issued its updated Uniform Interagency Consumer Compliance Rating System. The new rating system reflects changes in consumer compliance supervision – including regulatory, examination, technological, and market changes – since the system was first introduced in 1980. The final system was adopted substantially as proposed with a few points of clarification.
The revisions incorporate the adoption by the regulatory agencies of risk-based supervision focused on an institution’s compliance management systems, in contrast to the transaction testing that was common when the system was first introduced. The model maintains the 1-through-5 rating, and institutions will be assessed in three categories: board and management oversight, compliance program, and violations of law and consumer harm.
The new rating system will apply to all institutions, including nondepository institutions, and is effective March 31, 2017.
approved, on Nov. 15, 2016, a final rule for banks with more than 2 million deposit accounts. The rule establishes certain enhanced recordkeeping requirements to expedite the determination of FDIC-insured deposits in the event of a bank failure. Under the rule, the FDIC will use the failing bank’s systems, data, and staff to calculate the insured and uninsured amounts for each depositor and place holds on portions of uninsured deposits. To comply with the rule, these banks will be required to collect and maintain more detailed depositor information and make upgrades to their systems so that they are able to calculate most insured deposits within 24 hours of failure.
The rule is effective April 1, 2017, and covered institutions will have three years to comply from the effective date of the rule or the date they reach the threshold of 2 million deposit accounts. Currently, 38 banks would be covered institutions.
A recording is available on the NCUA website.
announced the launch of a formal inquiry into problems consumers encounter in accessing personal financial records held by banks and other institutions and in sharing such information with third parties.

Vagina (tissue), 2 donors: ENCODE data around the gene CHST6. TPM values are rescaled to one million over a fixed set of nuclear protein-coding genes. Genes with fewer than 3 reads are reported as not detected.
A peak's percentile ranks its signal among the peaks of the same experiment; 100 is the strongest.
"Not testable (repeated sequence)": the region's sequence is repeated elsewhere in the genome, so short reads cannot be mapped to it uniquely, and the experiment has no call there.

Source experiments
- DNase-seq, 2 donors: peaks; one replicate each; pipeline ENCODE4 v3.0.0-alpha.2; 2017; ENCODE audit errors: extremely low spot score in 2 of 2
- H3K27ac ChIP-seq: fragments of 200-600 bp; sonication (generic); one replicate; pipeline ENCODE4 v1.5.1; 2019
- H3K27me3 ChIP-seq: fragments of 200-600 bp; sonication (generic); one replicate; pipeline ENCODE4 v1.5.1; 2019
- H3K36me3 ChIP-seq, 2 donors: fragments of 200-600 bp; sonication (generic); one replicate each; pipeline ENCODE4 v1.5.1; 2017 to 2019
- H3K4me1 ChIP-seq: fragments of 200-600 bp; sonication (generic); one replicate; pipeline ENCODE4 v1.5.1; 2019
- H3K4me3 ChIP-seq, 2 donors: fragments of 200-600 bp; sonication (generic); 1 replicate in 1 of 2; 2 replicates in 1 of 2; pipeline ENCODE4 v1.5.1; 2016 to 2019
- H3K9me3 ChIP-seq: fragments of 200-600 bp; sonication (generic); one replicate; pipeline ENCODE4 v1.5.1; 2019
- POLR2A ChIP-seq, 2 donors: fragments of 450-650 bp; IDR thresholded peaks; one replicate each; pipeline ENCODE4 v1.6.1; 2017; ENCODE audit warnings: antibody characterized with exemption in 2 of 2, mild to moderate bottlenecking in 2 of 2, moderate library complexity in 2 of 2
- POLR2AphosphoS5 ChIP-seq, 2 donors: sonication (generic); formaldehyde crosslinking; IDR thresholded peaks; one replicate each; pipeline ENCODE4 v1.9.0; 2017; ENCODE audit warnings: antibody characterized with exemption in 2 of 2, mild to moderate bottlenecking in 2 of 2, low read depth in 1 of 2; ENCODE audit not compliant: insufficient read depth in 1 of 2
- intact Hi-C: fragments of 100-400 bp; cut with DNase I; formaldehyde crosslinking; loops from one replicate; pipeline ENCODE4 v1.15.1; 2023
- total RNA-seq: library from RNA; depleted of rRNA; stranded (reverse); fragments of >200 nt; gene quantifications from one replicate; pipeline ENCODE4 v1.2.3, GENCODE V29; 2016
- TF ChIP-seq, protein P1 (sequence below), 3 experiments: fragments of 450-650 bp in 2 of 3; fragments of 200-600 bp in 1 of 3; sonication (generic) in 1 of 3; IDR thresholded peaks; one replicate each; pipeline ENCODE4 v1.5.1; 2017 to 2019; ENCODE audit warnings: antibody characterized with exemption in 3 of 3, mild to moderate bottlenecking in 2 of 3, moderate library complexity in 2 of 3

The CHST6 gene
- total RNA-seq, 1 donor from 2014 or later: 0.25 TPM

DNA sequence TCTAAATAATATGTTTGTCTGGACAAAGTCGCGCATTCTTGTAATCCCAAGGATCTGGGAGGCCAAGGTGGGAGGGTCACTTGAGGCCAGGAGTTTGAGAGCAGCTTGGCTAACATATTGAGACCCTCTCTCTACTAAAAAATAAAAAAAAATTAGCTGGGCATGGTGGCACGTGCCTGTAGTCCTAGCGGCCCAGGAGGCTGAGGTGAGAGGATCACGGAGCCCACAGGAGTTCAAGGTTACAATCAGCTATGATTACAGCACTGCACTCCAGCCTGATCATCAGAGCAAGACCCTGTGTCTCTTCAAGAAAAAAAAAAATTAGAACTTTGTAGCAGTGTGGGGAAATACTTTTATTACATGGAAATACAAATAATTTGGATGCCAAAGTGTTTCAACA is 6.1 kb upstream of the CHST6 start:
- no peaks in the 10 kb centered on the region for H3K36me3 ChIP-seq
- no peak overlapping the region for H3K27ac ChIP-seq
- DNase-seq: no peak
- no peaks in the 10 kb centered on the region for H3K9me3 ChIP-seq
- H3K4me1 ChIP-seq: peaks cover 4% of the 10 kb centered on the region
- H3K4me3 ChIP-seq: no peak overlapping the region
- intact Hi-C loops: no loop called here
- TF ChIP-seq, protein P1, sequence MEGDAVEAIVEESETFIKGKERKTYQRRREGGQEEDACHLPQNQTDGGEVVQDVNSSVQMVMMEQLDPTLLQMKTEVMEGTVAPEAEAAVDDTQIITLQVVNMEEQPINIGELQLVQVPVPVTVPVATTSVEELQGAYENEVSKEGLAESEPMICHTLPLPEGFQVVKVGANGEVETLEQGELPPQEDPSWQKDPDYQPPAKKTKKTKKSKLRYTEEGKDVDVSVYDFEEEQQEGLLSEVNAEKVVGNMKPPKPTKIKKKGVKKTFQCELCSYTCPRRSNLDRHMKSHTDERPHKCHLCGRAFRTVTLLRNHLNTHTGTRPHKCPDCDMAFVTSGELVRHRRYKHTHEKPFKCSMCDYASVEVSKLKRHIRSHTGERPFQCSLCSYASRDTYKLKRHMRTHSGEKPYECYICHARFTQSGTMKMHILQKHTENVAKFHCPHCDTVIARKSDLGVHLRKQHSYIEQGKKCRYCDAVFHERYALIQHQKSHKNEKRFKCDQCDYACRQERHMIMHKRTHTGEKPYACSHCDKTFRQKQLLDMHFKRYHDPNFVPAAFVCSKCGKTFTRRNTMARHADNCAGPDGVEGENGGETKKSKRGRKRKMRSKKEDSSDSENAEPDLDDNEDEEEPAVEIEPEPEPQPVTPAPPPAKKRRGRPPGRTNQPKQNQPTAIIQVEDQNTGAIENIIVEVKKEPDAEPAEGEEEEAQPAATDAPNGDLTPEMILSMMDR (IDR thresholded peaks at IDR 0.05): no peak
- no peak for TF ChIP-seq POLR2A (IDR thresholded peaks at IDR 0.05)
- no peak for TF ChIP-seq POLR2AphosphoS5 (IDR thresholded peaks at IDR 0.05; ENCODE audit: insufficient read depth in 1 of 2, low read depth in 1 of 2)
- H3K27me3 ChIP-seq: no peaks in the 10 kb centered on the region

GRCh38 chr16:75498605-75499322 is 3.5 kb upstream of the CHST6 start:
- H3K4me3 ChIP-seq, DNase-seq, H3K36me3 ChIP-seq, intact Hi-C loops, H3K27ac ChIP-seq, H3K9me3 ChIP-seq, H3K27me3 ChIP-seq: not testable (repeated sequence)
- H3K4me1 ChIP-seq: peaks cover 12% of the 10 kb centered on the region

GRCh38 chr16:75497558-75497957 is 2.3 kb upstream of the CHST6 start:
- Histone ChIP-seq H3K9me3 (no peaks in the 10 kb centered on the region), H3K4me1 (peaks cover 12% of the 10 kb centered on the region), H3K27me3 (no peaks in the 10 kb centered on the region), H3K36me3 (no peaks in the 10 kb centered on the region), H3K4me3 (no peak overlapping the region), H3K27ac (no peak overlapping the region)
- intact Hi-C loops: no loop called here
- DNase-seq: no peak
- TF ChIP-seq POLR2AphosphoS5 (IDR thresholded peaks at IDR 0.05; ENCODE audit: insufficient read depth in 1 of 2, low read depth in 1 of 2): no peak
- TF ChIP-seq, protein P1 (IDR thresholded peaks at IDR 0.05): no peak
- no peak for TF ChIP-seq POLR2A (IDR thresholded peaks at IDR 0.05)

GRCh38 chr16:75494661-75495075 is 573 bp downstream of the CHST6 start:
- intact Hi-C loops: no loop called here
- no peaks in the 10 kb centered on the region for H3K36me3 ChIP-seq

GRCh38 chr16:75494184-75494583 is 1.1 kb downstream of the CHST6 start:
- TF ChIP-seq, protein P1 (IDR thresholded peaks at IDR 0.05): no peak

CFPB Director Richard Corday said in the press release, “Consumers should be able to use their financial records and account information and securely share access in an electronic format. Technology provides opportunities to use these records to create new consumer tools that help improve financial lives. To realize that potential, we are launching a public inquiry into how much control consumers have over their records and how easy and secure it is for them to share their records with third parties.”
The CFPB also is seeking comments on several aspects of consumer data access and sharing, including current practices and potential market developments.
Comments are due 90 days after publication in the Federal Register.
issued a compliance bulletin on Nov. 28, 2016, titled “Detecting and Preventing Consumer Harm From Production Incentives,” outlining expectations of incentive programs for employees and service providers. The bulletin provides guidance previously issued by the CFPB in other contexts and highlights examples from its supervisory and enforcement experience. While the CFPB acknowledged that properly managed incentive programs can benefit both companies and customers and that the types of incentive programs used by banks vary widely, it cautioned financial institutions that inadequate oversight or unrealistic goals could lead to consumer harm. Examples of problems described in the bulletin include opening accounts without consent, misrepresenting benefits of products, and guiding customers toward less favorable products or terms.
To protect consumers, the CFPB repeated its expectation that banks using incentive programs have proper compliance management systems in place to monitor and quickly respond to any potential violations of consumer protection laws. The CFPB said that this system should be robust and appropriately tailored to reflect the risk, nature, and significance of the incentive programs.
Statement of Cash Flows (Topic 230): Restricted Cash.” The guidance addresses the diversity in practice regarding the classification and presentation of changes in restricted cash on the statement of cash flows.
In current practice, transfers between cash and restricted cash are reflected as operating, investing, or financing activities, or a combination, on the cash flow statement. Also, some entities present direct cash receipts from and payments to a restricted cash bank account on the cash flow statement, and others disclose those cash flows as noncash activities.
The new guidance requires that the statement of cash flows include restricted cash and cash equivalents in total cash and cash equivalents, and therefore, the transfers solely between cash and restricted cash would not be reflected in the cash flow activities.
In addition, the balance sheet line items that include restricted cash and cash equivalents and the related amounts must be disclosed either in the cash flow statement or in the notes to the financial statements, and they should reconcile to total cash and cash equivalents on the cash flow statement, which will include restricted cash and cash equivalents. The FASB decided not to define “restricted” in the final standard. However, an entity will be required to disclose the nature of restrictions on the restricted cash and cash equivalent amounts.